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Learn about pruning with expert advice from the RHS
Pruning late-summer and autumn flowering shrubs in spring will keep their growth in check and improve flowering.
Deadheading is the term used for the removal of flowers from plants when they are fading or dead. It is done to keep plants looking attractive and encourage more blooms, whether in beds and border, containers or hanging baskets.
With its graceful, arching flower stems and bell-shaped blooms, it is easy to understand why Dierama is commonly called Angel’s fishing rod. This is a perfect perennial for a sunny border or a container.
Epiphyllum (orchid cacti) are often grown as houseplants as they are relatively trouble-free. They produce large, showy flowers, which are usually sweetly-scented and last two days or more.
Training apples and pears as espaliers is a space-saving way of growing fruit on a wall or fence. They require little pruning once established and are attractive in blossom and fruit and architectural during winter. Ornamentals such as Pyracantha are sometimes trained as espaliers.
Eucalyptus is an attractive evergreen tree grown mainly for its foliage and peeling bark. These trees can grow quite large if left unpruned, but pruning techniques, like coppicing and pollarding, mean you can enjoy this tree in even a small garden.
Fan-trained trees are productive, attractive and produce a useful crop considering they take up little space. Initial training requires a little effort, but the results are rewarding.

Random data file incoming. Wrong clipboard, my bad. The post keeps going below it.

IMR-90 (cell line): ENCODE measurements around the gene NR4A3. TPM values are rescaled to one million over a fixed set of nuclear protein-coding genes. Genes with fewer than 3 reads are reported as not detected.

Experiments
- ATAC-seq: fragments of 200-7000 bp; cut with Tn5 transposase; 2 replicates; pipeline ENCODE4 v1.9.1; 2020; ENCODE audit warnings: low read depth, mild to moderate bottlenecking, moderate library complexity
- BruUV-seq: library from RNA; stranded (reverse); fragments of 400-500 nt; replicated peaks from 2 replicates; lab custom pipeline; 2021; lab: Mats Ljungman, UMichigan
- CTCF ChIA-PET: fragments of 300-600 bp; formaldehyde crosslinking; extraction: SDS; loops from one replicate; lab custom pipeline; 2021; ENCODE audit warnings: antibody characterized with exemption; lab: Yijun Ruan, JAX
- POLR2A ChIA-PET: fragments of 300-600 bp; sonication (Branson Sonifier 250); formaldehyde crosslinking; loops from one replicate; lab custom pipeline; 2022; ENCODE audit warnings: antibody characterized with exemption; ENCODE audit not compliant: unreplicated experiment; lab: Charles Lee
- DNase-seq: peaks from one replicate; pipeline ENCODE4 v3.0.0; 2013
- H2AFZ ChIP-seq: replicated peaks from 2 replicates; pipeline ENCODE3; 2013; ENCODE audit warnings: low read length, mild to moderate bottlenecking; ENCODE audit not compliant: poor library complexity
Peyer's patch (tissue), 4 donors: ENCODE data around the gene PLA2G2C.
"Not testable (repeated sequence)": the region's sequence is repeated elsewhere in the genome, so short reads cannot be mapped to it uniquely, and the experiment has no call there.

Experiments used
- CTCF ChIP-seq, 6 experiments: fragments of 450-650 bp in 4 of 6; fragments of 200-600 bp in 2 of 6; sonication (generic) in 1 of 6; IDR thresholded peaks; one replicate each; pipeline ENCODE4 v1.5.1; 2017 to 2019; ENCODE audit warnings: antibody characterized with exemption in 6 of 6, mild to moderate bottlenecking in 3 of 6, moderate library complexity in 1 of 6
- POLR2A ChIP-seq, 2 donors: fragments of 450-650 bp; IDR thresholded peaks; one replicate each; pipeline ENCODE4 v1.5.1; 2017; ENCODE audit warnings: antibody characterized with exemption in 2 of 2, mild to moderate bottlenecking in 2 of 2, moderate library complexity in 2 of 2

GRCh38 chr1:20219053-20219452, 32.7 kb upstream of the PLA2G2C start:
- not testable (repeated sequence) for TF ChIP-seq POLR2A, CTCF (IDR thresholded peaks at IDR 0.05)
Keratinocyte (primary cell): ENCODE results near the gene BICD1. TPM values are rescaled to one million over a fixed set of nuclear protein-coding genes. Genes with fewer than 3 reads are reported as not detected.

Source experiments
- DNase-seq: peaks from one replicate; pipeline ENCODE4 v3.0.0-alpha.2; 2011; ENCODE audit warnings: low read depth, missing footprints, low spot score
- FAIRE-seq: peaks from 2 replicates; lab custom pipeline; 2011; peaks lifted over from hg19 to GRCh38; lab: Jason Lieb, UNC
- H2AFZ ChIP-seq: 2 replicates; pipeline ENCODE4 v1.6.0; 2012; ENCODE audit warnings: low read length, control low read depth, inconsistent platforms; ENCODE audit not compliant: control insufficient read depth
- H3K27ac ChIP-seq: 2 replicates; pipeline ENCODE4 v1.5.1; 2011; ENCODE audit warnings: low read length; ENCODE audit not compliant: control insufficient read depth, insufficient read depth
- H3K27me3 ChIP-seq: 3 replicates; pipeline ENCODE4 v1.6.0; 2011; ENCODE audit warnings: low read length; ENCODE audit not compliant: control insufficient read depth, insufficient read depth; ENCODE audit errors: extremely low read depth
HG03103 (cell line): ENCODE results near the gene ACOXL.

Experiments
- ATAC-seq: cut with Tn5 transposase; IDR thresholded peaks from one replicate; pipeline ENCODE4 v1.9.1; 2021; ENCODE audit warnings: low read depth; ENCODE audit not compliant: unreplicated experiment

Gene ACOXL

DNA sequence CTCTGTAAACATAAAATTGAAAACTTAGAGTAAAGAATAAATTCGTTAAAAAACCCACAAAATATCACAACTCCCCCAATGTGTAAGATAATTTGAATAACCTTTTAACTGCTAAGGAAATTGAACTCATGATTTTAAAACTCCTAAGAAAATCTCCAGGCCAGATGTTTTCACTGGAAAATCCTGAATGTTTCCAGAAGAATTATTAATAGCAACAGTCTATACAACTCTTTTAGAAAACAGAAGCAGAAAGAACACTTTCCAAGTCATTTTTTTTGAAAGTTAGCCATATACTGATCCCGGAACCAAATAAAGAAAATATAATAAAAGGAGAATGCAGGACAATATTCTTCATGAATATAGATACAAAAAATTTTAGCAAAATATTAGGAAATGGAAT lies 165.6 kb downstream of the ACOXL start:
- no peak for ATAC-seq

Fan-trained fruit trees need summer pruning to ensure the shape is maintained and there is plenty of fruiting wood. Annual pruning varies according to the fruit type and there are details below to help with these.
Low-maintenance and tolerant of a wide range of soil conditions, ferns complement any shade plant combination. From tiny specimens grown in walls to the royal fern at six feet tall, there’s room for ferns in every sized garden.
Figs (Ficus carica) are large shrubs or small trees grown for their succulent fruit and beautiful architectural foliage. They thrive in the garden, in a container, in glasshouses or trained against a wall.
With careful selection of cultivars and appropriate growing methods, it is possible to grow fruit such as apples, cherries, pears and plums in containers. This is a great way to grow fruit in a small garden, particularly as it keeps trees smaller than if they were grown in the ground.
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